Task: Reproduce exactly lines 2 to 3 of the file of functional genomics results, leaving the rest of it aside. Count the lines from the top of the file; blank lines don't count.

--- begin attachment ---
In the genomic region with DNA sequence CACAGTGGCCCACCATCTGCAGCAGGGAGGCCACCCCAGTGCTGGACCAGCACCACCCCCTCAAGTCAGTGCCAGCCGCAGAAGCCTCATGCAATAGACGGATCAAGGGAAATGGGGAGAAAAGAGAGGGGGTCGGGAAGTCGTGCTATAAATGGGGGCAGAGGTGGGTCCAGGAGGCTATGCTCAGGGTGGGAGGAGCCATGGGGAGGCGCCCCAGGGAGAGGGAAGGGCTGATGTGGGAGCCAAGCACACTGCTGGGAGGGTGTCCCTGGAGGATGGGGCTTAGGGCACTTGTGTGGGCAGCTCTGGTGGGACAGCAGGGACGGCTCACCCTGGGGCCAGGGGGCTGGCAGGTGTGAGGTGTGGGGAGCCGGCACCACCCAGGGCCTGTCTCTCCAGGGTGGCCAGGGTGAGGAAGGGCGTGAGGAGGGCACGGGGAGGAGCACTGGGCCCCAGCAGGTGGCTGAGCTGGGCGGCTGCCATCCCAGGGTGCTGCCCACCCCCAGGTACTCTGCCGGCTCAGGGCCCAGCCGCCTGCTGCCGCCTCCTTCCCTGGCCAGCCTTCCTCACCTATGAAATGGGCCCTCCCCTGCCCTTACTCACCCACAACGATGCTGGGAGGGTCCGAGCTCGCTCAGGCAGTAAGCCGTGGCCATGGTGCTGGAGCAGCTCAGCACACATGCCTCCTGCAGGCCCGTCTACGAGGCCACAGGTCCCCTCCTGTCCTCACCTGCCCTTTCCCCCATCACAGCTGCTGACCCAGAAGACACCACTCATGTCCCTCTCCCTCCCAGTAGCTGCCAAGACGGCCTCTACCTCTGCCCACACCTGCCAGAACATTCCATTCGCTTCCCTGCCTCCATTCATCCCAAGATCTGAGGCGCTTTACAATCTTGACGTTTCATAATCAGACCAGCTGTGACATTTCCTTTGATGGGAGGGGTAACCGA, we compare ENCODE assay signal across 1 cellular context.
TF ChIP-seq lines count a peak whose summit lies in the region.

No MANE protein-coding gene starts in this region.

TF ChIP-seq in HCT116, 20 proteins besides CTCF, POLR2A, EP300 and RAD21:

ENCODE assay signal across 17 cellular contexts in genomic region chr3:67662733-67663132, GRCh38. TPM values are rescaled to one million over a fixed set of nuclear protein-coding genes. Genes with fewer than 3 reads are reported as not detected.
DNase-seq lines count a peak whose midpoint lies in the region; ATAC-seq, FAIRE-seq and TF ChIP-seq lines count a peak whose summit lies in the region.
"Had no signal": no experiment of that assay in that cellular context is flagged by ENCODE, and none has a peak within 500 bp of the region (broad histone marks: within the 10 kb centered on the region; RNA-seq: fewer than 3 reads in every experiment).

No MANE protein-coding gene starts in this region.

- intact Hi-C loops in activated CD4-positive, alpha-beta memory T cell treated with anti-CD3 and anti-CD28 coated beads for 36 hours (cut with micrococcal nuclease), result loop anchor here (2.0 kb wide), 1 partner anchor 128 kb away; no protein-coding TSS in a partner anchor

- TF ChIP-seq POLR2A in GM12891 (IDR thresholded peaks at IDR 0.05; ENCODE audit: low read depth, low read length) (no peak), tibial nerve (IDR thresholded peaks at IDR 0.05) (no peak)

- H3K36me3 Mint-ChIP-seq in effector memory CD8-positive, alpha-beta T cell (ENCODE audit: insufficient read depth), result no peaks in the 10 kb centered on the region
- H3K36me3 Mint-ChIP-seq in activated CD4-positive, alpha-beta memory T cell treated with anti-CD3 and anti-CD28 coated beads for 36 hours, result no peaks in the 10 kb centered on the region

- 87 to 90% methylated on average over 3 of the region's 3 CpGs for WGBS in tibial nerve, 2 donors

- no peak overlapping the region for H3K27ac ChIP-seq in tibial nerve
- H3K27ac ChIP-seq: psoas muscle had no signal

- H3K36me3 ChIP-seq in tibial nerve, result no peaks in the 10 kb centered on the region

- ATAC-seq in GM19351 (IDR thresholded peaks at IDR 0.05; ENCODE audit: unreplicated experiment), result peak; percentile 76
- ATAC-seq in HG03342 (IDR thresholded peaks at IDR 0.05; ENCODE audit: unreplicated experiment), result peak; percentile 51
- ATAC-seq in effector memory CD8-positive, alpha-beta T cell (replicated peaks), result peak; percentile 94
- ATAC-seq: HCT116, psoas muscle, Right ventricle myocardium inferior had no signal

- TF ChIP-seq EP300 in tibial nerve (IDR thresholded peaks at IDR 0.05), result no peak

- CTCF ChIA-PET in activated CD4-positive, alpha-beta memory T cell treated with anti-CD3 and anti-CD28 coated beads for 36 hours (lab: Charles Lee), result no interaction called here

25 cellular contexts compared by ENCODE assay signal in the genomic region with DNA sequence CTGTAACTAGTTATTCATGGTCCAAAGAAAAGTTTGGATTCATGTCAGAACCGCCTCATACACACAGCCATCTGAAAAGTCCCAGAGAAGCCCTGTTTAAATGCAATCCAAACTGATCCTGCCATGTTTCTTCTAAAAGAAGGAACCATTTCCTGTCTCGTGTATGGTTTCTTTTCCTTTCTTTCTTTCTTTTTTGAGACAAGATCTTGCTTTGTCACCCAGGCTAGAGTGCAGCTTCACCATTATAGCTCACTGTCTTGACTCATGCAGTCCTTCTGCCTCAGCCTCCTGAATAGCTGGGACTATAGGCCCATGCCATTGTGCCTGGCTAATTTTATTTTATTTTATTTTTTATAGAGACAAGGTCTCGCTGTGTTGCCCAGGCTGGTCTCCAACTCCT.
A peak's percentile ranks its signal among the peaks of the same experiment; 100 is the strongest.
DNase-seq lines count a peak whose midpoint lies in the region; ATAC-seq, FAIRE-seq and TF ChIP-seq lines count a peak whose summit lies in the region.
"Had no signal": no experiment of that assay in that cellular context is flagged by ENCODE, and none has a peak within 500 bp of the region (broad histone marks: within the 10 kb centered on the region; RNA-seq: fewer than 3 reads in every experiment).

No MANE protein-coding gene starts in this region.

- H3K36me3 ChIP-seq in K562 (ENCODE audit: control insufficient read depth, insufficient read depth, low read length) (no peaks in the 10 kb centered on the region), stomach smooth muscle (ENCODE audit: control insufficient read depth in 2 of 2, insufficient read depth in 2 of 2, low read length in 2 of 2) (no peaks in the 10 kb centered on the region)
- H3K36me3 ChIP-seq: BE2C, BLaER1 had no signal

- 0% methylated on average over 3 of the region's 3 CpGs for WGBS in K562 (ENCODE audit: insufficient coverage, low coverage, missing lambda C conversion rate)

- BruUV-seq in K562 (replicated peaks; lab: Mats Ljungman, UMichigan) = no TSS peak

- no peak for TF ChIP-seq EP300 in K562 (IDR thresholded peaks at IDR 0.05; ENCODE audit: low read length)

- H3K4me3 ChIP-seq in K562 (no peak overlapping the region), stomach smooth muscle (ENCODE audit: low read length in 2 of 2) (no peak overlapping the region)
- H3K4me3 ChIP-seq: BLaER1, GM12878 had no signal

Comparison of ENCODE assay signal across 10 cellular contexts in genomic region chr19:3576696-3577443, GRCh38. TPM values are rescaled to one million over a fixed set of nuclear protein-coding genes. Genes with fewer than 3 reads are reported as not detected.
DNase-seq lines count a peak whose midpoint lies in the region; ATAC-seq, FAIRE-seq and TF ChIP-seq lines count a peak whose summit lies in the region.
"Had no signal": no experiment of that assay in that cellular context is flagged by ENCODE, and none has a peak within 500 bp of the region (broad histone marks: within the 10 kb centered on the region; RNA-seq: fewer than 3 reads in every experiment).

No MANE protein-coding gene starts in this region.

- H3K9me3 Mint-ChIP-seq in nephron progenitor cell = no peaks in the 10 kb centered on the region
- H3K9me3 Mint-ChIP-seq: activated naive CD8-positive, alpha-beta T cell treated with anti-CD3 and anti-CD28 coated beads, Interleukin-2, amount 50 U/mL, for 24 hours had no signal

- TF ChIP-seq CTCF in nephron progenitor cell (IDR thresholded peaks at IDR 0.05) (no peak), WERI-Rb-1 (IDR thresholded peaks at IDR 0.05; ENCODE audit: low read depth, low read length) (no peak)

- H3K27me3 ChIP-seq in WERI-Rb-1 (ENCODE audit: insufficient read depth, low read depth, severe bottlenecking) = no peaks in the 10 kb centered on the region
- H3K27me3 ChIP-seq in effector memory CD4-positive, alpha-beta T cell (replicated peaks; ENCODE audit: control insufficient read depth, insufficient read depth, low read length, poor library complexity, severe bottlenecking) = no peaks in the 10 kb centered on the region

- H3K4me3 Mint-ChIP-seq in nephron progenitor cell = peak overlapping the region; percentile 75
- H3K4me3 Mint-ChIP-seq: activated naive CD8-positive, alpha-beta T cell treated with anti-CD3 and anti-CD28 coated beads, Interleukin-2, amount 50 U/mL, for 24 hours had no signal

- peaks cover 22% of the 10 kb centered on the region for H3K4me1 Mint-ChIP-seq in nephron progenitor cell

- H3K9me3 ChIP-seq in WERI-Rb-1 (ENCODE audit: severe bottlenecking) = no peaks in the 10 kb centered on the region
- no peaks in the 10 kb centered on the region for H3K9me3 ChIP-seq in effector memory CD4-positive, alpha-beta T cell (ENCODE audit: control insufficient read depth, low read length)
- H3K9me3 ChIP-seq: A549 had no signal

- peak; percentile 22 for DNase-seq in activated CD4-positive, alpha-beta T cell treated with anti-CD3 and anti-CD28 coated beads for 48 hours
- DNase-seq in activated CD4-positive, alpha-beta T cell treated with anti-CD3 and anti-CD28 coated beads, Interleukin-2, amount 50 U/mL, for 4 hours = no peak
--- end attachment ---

TF ChIP-seq lines count a peak whose summit lies in the region.

No MANE protein-coding gene starts in this region.